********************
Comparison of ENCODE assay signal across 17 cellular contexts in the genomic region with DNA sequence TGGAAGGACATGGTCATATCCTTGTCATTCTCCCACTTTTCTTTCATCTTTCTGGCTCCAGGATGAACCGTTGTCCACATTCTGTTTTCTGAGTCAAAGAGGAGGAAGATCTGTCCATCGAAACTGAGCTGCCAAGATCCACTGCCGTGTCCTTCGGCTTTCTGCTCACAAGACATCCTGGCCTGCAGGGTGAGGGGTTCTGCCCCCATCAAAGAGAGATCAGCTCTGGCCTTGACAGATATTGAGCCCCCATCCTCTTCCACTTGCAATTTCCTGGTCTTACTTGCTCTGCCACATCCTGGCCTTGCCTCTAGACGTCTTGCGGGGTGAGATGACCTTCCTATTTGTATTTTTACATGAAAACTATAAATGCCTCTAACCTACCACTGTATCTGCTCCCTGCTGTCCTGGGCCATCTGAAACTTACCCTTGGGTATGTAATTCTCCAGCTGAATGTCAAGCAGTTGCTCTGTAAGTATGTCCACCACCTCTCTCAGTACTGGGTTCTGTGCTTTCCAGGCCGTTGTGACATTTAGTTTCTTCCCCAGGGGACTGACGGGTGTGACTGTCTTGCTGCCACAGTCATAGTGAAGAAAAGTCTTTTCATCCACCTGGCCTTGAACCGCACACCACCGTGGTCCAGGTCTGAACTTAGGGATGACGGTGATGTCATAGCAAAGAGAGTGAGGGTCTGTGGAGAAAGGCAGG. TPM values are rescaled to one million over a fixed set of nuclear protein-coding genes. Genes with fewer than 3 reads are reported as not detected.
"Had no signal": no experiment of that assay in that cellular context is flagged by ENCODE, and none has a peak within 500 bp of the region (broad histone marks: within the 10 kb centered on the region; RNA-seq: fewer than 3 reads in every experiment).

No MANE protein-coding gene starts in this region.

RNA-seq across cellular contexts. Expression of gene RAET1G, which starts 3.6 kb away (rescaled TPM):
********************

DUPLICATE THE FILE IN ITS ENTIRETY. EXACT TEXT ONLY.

Comparison of ENCODE assay signal across 17 cellular contexts in the genomic region with DNA sequence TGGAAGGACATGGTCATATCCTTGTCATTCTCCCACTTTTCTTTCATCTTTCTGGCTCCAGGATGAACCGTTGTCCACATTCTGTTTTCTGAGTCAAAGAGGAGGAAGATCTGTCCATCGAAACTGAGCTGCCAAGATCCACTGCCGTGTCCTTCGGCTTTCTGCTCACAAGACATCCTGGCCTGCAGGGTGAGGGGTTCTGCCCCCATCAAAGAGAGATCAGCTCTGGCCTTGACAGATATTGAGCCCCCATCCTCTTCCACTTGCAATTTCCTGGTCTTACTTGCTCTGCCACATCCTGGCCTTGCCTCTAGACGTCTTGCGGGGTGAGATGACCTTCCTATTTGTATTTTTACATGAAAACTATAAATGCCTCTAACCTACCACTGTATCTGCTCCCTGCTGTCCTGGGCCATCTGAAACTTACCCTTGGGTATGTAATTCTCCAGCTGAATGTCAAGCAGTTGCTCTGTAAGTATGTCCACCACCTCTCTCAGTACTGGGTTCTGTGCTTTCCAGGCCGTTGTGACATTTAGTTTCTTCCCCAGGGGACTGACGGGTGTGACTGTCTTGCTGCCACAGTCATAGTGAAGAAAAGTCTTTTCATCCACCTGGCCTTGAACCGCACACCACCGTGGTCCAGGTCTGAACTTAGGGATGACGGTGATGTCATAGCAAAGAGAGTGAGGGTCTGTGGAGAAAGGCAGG. TPM values are rescaled to one million over a fixed set of nuclear protein-coding genes. Genes with fewer than 3 reads are reported as not detected.
"Had no signal": no experiment of that assay in that cellular context is flagged by ENCODE, and none has a peak within 500 bp of the region (broad histone marks: within the 10 kb centered on the region; RNA-seq: fewer than 3 reads in every experiment).

No MANE protein-coding gene starts in this region.

RNA-seq across cellular contexts. Expression of gene RAET1G, which starts 3.6 kb away (rescaled TPM):